There’s definitely no mistaking that this is a Japanese fertility festival!
When: First Sunday in April. 7th April 2013.
Where: Kanamara Shrine, Kawasaki, Japan
A large, pink phallus bobs its way down the street carried on the shoulders of a dozen men in bandanas, to the sound of their rhythmic chants. The Kanamara Matsuri (AKA Festival of the Steel Phallus, or Iron Penis Festival) is an annual Shinto fertility festival held in Kawasaki, Japan.
The festival is held in spring at the Kanayama shrine and central theme for the event is… yes, you guessed it! The Penis! Your eyes cannot escape! Illustrations, sweets, carved radishes, you name it, it’s willy shaped!
The Kanamara Matsuri is centered around a local shrine created back in Japan’s Edo period (1603-1867) which was once popular among Kawasaki’s prostitutes wishing to pray for protection against sexually transmitted diseases. The festival is now also considered auspicious for married couples seeking to start a family and attracts a large transvestite and gay/lesbian crowd too. It now helps raise money for HIV/AIDS research.
This phallic festival originates from a rather nasty sounding legend of a sharp-toothed demon that hid inside the vagina of a young girl and castrated two young men on their wedding nights. As a result, the young girl sought help with a blacksmith, who made her an iron phallus to break the demon’s teeth, leading to the enshrinement of the item and the Kanamara Matsuri.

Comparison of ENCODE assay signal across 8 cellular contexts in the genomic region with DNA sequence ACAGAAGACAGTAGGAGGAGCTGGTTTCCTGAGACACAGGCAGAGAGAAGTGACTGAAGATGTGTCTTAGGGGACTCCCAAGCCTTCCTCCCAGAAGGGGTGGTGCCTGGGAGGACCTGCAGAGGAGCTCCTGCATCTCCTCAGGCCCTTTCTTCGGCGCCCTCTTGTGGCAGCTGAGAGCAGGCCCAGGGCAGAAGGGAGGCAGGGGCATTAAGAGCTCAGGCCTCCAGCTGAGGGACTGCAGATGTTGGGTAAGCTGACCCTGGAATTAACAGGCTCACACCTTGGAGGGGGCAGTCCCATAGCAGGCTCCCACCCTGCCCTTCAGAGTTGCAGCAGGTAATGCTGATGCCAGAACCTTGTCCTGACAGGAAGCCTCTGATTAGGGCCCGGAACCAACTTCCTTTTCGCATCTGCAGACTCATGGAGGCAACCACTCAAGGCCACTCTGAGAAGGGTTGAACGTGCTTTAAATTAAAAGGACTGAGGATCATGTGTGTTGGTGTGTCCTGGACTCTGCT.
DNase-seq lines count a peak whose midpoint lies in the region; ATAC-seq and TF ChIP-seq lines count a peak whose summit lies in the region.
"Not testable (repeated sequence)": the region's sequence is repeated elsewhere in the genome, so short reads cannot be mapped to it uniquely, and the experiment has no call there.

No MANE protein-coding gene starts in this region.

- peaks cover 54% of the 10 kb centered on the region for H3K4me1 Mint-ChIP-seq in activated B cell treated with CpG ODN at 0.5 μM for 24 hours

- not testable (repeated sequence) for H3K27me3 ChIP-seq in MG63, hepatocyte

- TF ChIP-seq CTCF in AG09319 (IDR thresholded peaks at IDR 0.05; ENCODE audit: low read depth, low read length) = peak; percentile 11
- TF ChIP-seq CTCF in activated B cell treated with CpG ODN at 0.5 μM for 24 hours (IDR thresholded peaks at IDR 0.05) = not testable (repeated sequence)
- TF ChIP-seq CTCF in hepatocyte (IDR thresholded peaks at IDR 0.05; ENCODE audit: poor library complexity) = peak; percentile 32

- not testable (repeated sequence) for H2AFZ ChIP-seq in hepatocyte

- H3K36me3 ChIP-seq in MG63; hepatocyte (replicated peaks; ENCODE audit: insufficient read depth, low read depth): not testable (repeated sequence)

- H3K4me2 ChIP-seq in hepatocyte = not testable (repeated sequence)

There are three portable shrines (called mikoshi) which are carried around the town in a very colourful procession. They are the Kanamara mikoshi (the original portable shrine), Kanamara-bune mikoshi (shaped like a boat), and Elizabeth mikoshi (the pink giant).
When is the Kanamara Matsuri?
Exact dates may vary sometimes but the main festivities generally fall on the first Sunday in April. In 2012 that is Sunday 1st April, in 2013 it will be April 7th.
You’ll find lots of “interestingly” shaped foods and sweets as well as the traditional street food like Yakitori Chicken. Sekihan rice is often served on special occasions, holidays and festivals in Japan. Its red colour is considered the colour of happiness. Try our Sekihan or Yakitori recipes. Drink warm Sake.
Travel to Japan
Dates / venues may be subject to change or cancellation. Distances may be straight-line estimates. Please verify information before booking.
Enjoy your trip! And when you’re home we’d love you to come back and tell us all about it!